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New Jersey Agencies Adopt Spillman Data Sharing Software

March 23, 2012  | 

After a research and evaluation process, 29 public safety agencies in Monmouth County, N.J., are adopting a shared software system from Spillman Technologies for dispatching, records management, mobile data computing, field reporting, and investigations, according to the company.

The multi-jurisdictional data sharing system is one of the largest in the state, said Monmouth County Sheriff Shaun Golden. It was created as part of a major Monmouth County initiative to increase efficiency and reduce operating costs by consolidating public safety services.

"This is just the tip of the iceberg," Golden said. "Our vision is that all public safety departments within the county will have the opportunity to share critical information on one massive system, if they choose to participate."

The sheriff’s office also plans to use Spillman’s computer-aided dispatching software at a state-of-the-art communication center under construction in Freehold. With 50 9-1-1 dispatch positions, the facility will be the largest of its kind in the state and will consolidate dispatch services for agencies throughout Monmouth County.

Purchasing Spillman will enable the agencies to go from using eight different software vendors to one shared Spillman system. By using a single vendor, the agencies will reduce the costs associated with maintaining their own software systems and gain the ability to exchange critical law enforcement data.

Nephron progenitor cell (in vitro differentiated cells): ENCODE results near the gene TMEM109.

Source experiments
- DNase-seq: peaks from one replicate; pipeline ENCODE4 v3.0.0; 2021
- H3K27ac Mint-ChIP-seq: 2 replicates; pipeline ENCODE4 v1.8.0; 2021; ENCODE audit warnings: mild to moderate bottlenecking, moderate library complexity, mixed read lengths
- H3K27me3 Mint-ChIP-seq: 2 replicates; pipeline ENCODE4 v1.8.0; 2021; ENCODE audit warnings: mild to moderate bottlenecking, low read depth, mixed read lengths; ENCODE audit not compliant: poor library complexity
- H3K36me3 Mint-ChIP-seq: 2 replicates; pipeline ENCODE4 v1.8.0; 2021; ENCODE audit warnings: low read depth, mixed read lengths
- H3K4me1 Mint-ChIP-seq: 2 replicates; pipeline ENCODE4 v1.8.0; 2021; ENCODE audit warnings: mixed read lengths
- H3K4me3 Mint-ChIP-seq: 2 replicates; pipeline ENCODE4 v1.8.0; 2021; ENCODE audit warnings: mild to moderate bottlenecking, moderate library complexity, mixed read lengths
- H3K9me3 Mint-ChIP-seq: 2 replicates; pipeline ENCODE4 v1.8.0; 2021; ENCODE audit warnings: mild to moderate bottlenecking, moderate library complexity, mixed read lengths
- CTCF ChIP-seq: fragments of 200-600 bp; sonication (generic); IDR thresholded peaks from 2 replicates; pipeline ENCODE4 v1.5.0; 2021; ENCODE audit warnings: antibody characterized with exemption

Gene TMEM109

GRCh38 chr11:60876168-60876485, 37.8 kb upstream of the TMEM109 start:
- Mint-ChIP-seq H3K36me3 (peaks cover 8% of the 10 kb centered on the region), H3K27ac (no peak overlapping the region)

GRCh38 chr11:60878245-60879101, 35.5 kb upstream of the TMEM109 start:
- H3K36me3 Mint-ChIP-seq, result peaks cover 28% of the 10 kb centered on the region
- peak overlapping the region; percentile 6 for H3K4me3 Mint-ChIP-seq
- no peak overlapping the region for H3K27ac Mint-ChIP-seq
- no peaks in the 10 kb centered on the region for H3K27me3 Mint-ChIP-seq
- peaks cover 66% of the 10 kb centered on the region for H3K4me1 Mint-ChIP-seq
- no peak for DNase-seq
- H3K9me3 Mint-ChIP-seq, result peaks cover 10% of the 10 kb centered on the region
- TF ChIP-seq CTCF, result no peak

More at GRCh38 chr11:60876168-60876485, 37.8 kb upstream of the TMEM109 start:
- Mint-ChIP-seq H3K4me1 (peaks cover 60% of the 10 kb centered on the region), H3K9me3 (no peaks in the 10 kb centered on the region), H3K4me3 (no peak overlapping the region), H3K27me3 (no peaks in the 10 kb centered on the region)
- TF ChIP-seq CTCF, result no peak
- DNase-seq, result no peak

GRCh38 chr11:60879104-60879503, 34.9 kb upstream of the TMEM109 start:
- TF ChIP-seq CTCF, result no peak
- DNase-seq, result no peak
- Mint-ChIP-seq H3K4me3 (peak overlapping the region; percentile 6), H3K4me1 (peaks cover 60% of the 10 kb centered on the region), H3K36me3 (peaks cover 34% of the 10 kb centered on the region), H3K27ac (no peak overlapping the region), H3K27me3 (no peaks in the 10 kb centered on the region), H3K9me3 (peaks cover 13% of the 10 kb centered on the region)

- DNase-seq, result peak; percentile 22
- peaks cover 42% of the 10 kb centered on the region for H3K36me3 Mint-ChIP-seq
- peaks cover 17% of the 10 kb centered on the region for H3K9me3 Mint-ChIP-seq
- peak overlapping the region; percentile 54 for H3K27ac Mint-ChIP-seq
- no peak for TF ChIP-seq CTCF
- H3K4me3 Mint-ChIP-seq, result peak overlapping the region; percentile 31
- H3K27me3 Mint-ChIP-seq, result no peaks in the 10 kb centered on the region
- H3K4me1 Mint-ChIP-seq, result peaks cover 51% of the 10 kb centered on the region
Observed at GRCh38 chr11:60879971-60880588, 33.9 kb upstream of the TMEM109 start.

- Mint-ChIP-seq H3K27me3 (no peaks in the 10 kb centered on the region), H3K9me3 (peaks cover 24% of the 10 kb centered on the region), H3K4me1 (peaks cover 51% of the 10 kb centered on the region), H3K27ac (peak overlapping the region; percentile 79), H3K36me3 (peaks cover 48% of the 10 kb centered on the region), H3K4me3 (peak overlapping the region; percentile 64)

"A shared system gives agencies the interoperability they need to meet today’s law enforcement challenges," said Lance Clark, Spillman's president and chief executive. "Spillman software will enable the agencies to share a wide range of data across jurisdictional lines while helping them decrease the costs associated with operating separate systems."

The agencies are beginning implementation this month and plan to go live with the Spillman system in October 2012.

The decision to purchase Spillman was made after a committee representing almost all of the participating agencies evaluated multiple public safety software vendors over a two-year period. Public safety software vendors were rated on factors like ease-of-use, vendor stability, multi-jurisdictional data sharing experience, system integration, implementation track record, and searching capabilities, Golden said.

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